Another person said it to your correspondent the other day and it’s been said often enough that it merits a response.
“Do you think the Senate waited until you were gone before kicking the reporters off the Senate floor?”
While the question is flattering, it’s discomfiting. I’d be lying if I said it wasn’t kind of nice to hear but the answer I’ve given is not “yes,” and here’s why. First, don’t forget that Virginia Young of the Post-Dispatch also has retired and she would be no happier about the situation than I am if she were still there. Second, Senate leader Ron Richard is a bowling alley owner—and sometimes he seems to use an 18-pound ball when a 14-pounder would do.
Senator Richard, the first person ever to serve as Speaker of the House and President pro Tem of the Senate, shares a deep passion for the Missouri Capitol with your correspondent. We’ve often talked about the need to restore it and preserve it. He is also an important supporter of the State Historical Society, which is important (and that’s an understatement) to more Missourians than realize it including this author. But to suggest that he waited until I was gone and/or Virginia was gone before kicking our press corps colleagues into a side gallery is probably a misconception.
But it is the wrong thing to do and if the Missourinet seat at the press table was still my home, I think there might have been some frank discussions.
This entry is more “inside baseball” stuff than usual. But it might give readers a little more insight into a small part of the way the legislature and the press corps work or should work.
As I understand it, this situation grew out of a time when Senator Brian Nieves took off on one of his tantrums that was a personal attack on another office-holder—not a Senator—that went on and on and that Nieves appeared to feel was particularly clever. Senator Richards’ predecessor, Tom Dempsey, heard it in his office and quickly went to the chamber where he told Senator Eric Schmitt, who was presiding at the time, that he should have called Nieves to order. One of the reporters at the press table put something on Twitter about the Dempsey-Schmitt discussion and another member of the press corps picked up the message and re-tweeted it.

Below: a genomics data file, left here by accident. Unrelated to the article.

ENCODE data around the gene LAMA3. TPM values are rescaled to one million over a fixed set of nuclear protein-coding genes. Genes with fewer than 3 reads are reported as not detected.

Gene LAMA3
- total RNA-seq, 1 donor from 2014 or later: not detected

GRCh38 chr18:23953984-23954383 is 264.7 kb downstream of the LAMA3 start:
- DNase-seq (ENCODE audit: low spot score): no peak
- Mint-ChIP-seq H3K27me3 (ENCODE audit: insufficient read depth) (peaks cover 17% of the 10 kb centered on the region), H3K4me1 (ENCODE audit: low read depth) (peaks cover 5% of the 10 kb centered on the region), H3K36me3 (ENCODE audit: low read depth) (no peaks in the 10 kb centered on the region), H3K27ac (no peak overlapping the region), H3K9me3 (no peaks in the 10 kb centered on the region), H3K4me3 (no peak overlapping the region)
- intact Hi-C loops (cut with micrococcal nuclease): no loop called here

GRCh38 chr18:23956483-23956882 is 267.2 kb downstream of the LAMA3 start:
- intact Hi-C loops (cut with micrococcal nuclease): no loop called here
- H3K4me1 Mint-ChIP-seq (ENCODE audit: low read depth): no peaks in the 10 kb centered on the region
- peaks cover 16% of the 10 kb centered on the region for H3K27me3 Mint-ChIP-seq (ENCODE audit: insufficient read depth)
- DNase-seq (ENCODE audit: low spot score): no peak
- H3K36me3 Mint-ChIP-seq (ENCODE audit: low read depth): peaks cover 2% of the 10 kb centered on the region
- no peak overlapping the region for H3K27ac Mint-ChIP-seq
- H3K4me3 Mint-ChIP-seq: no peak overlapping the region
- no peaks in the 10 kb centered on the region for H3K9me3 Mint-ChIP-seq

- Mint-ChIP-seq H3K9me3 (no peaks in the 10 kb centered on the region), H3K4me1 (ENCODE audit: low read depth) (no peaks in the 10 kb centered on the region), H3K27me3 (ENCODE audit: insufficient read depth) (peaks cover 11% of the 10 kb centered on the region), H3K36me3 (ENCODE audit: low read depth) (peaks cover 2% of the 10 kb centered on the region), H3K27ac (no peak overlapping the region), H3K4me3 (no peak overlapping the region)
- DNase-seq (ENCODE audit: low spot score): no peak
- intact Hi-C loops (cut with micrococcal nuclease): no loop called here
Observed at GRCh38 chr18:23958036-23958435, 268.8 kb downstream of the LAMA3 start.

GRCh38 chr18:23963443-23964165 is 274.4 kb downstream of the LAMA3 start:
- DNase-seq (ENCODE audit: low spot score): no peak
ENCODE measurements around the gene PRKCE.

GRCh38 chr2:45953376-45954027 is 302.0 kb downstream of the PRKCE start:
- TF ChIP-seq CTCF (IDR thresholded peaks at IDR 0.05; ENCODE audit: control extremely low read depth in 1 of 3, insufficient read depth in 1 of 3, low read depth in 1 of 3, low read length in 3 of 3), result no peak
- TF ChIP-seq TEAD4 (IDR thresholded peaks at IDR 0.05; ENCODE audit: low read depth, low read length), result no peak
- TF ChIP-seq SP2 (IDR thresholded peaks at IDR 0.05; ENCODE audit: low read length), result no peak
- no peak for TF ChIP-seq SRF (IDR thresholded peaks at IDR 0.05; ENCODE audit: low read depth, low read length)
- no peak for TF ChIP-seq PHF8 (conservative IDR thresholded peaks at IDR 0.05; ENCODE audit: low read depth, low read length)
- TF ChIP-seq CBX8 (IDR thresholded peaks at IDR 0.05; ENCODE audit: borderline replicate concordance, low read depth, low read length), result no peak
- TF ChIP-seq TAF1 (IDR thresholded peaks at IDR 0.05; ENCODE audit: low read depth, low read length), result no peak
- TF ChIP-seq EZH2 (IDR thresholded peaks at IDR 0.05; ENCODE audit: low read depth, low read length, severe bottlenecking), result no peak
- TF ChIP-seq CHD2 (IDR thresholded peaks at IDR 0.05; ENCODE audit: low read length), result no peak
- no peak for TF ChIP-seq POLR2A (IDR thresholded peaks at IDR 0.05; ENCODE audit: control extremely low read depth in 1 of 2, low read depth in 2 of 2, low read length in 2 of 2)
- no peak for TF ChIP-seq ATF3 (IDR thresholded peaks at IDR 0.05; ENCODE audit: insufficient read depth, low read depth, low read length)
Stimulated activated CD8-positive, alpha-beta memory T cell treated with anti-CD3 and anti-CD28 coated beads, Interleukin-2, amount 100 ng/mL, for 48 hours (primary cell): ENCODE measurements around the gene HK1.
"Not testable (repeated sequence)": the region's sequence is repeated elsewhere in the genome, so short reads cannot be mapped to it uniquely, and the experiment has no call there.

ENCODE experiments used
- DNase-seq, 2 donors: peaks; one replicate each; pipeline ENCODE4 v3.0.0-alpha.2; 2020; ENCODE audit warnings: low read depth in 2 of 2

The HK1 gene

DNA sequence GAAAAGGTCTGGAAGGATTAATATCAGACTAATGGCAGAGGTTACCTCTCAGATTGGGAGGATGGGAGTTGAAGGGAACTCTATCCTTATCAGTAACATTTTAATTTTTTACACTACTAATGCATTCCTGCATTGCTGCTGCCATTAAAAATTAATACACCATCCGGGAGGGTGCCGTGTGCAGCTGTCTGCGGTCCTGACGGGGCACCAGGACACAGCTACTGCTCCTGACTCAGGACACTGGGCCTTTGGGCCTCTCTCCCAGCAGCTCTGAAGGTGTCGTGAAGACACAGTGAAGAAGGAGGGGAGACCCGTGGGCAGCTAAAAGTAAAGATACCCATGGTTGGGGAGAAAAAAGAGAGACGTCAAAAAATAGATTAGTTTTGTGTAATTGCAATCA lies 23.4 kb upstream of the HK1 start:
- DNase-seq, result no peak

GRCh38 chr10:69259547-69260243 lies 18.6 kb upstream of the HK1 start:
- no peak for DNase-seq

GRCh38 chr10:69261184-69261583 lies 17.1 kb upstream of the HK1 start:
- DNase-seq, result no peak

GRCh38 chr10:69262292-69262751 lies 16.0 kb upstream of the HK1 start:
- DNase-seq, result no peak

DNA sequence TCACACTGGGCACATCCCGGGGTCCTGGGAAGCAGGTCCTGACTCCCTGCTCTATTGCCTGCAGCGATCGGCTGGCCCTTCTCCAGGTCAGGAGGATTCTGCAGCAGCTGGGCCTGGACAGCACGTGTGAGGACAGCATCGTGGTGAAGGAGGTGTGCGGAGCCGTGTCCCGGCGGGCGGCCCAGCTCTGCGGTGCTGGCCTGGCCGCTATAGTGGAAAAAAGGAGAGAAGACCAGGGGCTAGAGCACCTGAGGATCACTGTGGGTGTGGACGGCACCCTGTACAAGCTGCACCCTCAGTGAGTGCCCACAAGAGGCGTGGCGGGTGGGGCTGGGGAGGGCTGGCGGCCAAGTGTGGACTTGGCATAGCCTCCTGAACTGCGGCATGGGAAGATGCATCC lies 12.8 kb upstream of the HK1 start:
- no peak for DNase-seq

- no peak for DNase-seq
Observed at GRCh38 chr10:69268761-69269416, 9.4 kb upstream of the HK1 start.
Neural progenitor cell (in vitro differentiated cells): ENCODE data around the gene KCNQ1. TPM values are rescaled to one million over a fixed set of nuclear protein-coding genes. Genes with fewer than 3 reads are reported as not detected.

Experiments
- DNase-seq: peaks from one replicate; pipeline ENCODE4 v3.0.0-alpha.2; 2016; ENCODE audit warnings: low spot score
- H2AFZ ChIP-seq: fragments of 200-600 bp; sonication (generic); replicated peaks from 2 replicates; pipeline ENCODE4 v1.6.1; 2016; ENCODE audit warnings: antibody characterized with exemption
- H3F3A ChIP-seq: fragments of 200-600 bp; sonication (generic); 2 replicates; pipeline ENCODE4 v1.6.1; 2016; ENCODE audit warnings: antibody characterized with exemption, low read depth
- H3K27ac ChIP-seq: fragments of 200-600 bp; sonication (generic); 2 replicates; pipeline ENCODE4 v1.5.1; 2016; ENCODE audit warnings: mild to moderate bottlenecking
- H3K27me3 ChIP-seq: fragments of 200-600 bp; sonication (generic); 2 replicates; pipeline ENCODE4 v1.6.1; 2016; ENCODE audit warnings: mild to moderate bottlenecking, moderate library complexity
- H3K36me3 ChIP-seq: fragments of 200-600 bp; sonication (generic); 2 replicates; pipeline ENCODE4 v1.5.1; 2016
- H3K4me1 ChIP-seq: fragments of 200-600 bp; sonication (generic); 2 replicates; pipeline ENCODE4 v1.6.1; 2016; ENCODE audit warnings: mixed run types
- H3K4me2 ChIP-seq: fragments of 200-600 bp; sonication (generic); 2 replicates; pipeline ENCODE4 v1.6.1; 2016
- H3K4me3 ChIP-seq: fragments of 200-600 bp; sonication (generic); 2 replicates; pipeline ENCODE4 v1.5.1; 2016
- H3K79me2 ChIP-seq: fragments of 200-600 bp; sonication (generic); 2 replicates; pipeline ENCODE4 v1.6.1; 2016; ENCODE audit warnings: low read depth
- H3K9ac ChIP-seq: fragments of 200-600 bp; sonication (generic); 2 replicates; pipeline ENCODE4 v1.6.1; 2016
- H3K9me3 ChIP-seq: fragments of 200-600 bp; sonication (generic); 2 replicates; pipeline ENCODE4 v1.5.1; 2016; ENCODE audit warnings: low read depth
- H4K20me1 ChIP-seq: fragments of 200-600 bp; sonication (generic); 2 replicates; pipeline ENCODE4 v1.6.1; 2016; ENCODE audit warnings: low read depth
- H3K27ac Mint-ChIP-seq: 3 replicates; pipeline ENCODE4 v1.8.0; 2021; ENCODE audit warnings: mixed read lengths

Now, understand that your observer thought well of Dempsey and found him a thoughtful leader of the chamber. He recognized that his position was one that represented all senators, not just those of his party, and he often served as a mediator in touchy situations.
I had forgotten until colleague Phill Brooks reminded me recently that Dempsey talked to the two of us about his concern that the Twitter message violated an unwritten Senate protocol that certain conversations in certain places are private. He wondered what to do about the matter and I don’t think Phill and I gave him much of an answer, certainly not a satisfactory one. We did say that we weren’t aware of the situation and would not have tweeted about it if we had been. I don’t even remember if Dempsey mentioned the name of the reporter involved.
It’s been almost two years since this incident and I think it’s been mishandled from the start on both sides. The result is an unfortunate escalation that need not have happened. It is probably too late, unfortunately, to roll back the situation, but here’s the way things should have been handled—at least from this perspective.